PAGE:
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Five Things You Need to Know: Fed Faces the Limits of Confidence


For a body whose very authority and effectiveness is predicated on Faith & Optimism, a lack of confidence is bad news.


Kevin Depew's Five Things You Need to Know to stay ahead of the pack on Wall Street:

Bloomberg News this morning ran a piece on how the "failure" of the Federal Funds futures market to predict rate moves is "undermining confidence." Well, shucks. They were right. Barely an hour after that article appeared, The Conference Board reported that its Index of Consumer Confidence has plunged to its lowest level since the group began keeping monthly records... in 1967.

I wasn't even born in 1967, but I've seen enough television to know that a lot of grim, heavy stuff was happening. Jimmy Hoffa was in prison. The first Super Bowl was played that year, kicking off an annual wave of wife beating that continues to this day. Our spaceships were blowing up on the launchpad. And the Doors' released their first album, featuring an endless 11-minute Oedipul-song of doom titled, "The End."

"This is the end
My only friend, the end"

Surely, I must jest. And I do. The Fed Funds rate is barely related to "consumer confidence" in anything but the loosest, most ridiculous sense; similar to the way a beer tap is related to a Billy Club.

It is doubtful most people living in the 5,000 some-odd households surveyed by The Conference Board even know what the Federal Funds rate is, much less how the Federal Funds futures market relates to it. But so what. Those 5,000 households are agitated and restless. And when your job is predicated on Faith & Optimism, as is a central banker's, the last thing you want to deal with is an agitated horde of humanity that 1) doesn't really know with any reliable conviction what it is, exactly, that you do, 2) but, nonetheless, believes with deep certainty that, whatever it is, it causes them to be richer or poorer, and 3) is nearing the point of believing 1 is irrelevant and 2 merits a savage beating.

"This is the end
My only friend, the end"

Heh. Just kidding, Mr. Chairman. It is true, you were too busy studying for the SATs in 1967 to be listening to such grim, profane lyrics. Quod erat demonstrandum.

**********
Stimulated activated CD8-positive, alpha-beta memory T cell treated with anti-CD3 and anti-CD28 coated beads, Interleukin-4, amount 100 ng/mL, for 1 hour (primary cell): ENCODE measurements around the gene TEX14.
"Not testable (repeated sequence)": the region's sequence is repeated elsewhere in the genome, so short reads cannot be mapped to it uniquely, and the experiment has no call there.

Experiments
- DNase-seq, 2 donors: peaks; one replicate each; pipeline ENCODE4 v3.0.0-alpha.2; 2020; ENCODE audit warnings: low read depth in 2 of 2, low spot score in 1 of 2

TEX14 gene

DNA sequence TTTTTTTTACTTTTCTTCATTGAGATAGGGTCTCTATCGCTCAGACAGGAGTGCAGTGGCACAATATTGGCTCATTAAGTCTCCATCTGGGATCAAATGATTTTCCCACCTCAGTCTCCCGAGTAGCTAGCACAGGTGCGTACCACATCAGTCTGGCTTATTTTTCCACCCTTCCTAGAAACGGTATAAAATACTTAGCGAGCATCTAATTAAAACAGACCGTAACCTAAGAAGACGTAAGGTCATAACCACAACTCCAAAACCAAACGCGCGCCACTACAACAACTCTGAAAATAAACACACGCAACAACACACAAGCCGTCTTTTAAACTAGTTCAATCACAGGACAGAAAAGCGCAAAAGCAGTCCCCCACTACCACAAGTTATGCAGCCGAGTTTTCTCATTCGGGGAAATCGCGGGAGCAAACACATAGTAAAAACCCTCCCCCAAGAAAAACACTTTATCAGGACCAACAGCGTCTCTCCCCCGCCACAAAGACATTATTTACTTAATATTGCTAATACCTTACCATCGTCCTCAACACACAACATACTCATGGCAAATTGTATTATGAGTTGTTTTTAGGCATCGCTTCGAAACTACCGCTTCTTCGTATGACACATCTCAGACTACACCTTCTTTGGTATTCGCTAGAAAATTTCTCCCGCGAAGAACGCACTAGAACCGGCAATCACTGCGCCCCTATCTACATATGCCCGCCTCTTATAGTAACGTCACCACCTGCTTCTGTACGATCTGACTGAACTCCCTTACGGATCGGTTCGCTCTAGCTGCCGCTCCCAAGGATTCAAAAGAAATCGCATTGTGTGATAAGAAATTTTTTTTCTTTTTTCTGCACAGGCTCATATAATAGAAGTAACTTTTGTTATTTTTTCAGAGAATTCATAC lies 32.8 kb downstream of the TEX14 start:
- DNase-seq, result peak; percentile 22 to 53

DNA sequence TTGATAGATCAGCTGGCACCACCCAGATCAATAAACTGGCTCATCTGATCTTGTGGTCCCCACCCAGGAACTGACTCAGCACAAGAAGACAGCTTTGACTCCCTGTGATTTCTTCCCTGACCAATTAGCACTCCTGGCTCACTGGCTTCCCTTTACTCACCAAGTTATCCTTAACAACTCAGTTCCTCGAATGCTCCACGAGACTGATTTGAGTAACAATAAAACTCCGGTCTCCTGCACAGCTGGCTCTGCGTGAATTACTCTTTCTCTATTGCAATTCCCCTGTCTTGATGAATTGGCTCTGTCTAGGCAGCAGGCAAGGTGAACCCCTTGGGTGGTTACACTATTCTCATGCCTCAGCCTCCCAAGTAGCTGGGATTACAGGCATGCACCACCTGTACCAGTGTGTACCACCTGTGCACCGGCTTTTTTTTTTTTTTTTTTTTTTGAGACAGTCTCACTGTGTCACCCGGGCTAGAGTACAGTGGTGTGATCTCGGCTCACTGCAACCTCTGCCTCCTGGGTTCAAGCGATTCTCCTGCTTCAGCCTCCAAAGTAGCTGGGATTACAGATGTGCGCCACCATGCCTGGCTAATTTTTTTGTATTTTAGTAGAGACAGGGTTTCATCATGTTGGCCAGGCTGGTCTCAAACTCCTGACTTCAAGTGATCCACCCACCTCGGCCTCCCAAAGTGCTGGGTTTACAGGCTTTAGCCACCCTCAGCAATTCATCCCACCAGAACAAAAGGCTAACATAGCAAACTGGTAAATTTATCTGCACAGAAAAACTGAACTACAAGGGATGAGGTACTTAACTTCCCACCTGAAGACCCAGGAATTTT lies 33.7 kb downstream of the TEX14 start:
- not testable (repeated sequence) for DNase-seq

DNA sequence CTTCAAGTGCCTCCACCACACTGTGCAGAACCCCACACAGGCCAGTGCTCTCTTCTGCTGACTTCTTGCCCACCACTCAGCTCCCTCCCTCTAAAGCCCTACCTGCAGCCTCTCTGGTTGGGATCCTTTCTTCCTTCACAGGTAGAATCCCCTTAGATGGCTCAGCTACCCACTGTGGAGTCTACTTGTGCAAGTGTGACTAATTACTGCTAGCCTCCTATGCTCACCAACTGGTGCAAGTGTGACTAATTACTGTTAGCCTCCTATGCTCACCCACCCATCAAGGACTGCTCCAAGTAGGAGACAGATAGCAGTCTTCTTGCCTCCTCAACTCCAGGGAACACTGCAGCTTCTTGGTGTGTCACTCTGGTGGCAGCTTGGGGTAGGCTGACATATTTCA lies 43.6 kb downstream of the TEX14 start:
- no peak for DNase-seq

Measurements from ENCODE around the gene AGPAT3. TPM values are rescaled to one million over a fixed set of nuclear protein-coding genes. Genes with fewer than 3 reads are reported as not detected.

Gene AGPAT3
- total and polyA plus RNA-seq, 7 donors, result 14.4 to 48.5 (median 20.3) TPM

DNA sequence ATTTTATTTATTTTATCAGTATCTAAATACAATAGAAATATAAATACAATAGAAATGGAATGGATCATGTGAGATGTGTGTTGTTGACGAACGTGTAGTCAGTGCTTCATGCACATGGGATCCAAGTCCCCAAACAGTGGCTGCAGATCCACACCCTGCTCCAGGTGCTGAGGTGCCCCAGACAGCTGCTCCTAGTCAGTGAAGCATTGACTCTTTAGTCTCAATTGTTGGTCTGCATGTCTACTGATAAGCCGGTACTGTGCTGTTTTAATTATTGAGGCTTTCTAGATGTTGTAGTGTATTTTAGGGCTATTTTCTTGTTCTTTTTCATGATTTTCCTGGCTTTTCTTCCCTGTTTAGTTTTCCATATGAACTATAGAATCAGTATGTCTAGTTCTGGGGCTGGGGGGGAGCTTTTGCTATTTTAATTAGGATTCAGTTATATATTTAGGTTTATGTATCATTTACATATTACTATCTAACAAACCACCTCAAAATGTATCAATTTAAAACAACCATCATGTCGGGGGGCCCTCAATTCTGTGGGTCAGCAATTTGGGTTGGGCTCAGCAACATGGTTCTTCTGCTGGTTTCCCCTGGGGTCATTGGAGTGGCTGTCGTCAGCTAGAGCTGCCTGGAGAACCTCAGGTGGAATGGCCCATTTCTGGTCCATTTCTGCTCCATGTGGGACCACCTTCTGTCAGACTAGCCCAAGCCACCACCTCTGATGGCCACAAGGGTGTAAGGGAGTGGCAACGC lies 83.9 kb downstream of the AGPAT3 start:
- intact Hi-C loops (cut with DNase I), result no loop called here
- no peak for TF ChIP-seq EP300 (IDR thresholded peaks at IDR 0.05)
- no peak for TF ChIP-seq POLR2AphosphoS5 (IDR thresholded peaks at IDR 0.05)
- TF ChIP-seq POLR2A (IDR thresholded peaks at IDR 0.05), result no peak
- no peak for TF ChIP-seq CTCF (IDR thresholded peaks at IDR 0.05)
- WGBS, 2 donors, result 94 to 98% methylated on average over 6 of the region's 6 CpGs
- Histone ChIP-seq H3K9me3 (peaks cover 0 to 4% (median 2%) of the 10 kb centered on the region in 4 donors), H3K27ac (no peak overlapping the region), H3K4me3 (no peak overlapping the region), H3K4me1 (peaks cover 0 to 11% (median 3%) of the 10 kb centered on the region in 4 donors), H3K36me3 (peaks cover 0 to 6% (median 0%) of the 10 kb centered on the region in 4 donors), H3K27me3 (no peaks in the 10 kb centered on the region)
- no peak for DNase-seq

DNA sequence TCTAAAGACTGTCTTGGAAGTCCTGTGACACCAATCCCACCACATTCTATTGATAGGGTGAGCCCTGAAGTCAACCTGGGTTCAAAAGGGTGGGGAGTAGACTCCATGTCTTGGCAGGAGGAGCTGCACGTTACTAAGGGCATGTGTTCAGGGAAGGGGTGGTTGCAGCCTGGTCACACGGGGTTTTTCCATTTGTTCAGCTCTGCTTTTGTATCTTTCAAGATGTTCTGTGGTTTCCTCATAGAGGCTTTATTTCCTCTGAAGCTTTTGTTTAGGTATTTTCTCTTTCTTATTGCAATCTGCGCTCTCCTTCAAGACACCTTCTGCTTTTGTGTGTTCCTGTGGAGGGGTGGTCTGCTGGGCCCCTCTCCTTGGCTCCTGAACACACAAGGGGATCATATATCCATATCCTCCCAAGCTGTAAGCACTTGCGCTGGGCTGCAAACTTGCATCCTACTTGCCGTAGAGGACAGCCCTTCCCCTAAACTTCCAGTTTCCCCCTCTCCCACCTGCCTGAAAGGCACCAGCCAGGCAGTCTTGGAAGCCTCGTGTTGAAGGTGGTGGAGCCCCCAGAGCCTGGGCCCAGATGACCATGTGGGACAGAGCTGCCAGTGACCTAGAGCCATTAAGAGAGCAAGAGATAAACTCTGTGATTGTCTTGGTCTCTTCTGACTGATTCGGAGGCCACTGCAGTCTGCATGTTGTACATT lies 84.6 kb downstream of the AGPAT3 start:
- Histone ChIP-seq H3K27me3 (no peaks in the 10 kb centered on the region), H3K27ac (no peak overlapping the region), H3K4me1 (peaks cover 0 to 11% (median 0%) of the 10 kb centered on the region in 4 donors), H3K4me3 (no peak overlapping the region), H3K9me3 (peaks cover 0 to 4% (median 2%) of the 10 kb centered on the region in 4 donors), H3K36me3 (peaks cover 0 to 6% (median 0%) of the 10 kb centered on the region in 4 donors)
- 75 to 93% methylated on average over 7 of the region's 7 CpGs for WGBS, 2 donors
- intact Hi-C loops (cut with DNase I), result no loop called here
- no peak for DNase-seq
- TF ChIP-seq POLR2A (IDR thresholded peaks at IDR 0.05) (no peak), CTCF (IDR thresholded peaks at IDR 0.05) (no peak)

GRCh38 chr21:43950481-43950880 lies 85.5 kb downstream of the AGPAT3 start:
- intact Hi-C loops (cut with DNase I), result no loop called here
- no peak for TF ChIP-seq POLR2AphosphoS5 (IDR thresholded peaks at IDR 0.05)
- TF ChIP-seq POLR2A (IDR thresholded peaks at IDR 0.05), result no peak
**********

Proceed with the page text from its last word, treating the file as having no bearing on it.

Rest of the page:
But enough of that digression. Where were we? Yes, the Federal Funds futures market. There are clear reasons why the Fed Funds futures are not reliably predicting the Fed Funds and those reasons are all related to the ongoing stress in credit markets.

The Fed, under ordinary circumstances, "helps" bring the actual Federal Funds rate, the interest rate at which (formerly) private banks lend reserves (federal funds) to other (formerly) private banks overnight, via "open market operations."

The Fed has dramatically expanded their lending, and by extension the supply of bank reserves, which is showing up in the "effective" or "actual" Fed Funds rate.

Before anyone spends much time mapping out how the stock market may react to the Fed's rate cut decision tomorrow, consider the following chart which shows the close adherence of the actual Fed Funds rate to the Target rate.

"Normal" Fed Funds Target (Red) versus Actual (Blue) June 06 - June 07
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Normally, the effective rate trades in a pretty close range to the target. Recently, the effective rate is trading far below the target rate, however:

Fed Funds Target (Red) versus Actual (Blue) July 07 - Present


Whatever the Fed does tomorrow, 50 basis points, 75 basis points, will simply be an attempt to bring the target rate down to reflect some semblance of reality.

Then, next week, when the financial television channels and media discover that interest rates in the real economy have not moved, or perhaps have even moved in a direction opposite of the Fed Funds target rate, there will be a preponderance of bearish sentiment about how the Fed rate cuts "are not working."

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